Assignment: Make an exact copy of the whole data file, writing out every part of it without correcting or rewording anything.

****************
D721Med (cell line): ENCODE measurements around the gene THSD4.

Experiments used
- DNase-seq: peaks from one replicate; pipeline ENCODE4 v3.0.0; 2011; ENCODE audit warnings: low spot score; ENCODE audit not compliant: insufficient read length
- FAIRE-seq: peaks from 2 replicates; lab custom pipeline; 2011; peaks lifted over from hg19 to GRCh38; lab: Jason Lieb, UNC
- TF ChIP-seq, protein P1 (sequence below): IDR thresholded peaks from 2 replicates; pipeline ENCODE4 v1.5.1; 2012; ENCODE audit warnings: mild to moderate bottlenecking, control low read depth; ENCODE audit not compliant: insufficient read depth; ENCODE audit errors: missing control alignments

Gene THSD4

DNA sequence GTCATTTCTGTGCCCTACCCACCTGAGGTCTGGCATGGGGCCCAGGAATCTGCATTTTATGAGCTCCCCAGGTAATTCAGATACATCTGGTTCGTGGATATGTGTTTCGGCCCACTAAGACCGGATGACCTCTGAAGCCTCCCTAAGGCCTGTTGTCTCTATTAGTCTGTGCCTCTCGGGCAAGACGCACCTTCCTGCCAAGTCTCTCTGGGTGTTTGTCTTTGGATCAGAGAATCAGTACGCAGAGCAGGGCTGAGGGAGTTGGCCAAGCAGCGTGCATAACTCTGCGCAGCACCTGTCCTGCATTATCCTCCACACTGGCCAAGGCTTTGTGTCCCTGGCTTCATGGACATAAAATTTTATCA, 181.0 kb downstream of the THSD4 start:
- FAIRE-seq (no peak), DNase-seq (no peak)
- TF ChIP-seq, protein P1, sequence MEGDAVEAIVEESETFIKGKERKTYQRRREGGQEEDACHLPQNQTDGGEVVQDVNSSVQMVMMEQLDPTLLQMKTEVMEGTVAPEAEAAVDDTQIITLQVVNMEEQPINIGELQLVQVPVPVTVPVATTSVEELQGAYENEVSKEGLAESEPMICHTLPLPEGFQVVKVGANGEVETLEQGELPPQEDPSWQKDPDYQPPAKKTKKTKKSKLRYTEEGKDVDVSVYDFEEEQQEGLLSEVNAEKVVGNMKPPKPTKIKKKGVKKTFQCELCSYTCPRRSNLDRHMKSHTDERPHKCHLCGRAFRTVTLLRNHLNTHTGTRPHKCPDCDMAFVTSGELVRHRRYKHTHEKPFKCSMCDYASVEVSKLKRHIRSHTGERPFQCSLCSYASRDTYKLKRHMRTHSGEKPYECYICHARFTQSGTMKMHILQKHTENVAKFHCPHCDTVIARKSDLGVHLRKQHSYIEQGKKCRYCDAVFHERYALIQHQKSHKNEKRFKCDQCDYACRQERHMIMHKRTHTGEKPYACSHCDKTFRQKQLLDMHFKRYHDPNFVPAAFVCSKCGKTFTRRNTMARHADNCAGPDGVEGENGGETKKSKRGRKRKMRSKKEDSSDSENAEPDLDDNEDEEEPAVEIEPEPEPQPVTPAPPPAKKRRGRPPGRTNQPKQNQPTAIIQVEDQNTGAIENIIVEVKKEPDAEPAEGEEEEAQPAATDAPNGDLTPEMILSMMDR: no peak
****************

D721Med (cell line): ENCODE measurements around the gene THSD4.

Experiments used
- DNase-seq: peaks from one replicate; pipeline ENCODE4 v3.0.0; 2011; ENCODE audit warnings: low spot score; ENCODE audit not compliant: insufficient read length
- FAIRE-seq: peaks from 2 replicates; lab custom pipeline; 2011; peaks lifted over from hg19 to GRCh38; lab: Jason Lieb, UNC
- TF ChIP-seq, protein P1 (sequence below): IDR thresholded peaks from 2 replicates; pipeline ENCODE4 v1.5.1; 2012; ENCODE audit warnings: mild to moderate bottlenecking, control low read depth; ENCODE audit not compliant: insufficient read depth; ENCODE audit errors: missing control alignments

Gene THSD4

DNA sequence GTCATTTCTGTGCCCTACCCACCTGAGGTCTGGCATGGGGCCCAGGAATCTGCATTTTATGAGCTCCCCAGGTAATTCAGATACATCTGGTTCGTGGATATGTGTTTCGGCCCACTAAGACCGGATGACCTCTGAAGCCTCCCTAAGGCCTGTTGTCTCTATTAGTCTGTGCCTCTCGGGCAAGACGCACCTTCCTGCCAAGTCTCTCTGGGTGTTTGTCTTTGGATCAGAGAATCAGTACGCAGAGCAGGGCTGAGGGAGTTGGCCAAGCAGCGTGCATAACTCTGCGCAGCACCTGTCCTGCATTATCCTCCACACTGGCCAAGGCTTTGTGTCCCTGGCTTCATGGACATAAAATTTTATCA, 181.0 kb downstream of the THSD4 start:
- FAIRE-seq (no peak), DNase-seq (no peak)
- TF ChIP-seq, protein P1, sequence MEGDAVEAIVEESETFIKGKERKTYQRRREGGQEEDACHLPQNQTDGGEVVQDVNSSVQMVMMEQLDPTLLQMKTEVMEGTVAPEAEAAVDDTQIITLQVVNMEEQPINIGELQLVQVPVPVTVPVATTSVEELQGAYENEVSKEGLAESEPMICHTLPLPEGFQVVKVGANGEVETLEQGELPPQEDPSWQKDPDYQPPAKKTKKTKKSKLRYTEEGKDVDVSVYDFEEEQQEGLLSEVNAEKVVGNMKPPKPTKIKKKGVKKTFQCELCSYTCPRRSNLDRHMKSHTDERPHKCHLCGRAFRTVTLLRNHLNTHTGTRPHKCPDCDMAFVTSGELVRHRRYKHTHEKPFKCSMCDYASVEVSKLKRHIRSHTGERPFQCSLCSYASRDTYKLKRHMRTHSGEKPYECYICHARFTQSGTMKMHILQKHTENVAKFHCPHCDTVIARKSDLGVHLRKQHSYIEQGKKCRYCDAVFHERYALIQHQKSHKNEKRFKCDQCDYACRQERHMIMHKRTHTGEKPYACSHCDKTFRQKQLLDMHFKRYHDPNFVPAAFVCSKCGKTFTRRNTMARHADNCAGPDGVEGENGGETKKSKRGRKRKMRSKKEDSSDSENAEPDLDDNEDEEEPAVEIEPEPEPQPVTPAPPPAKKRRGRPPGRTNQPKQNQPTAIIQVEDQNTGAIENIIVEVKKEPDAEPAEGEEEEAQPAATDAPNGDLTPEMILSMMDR: no peak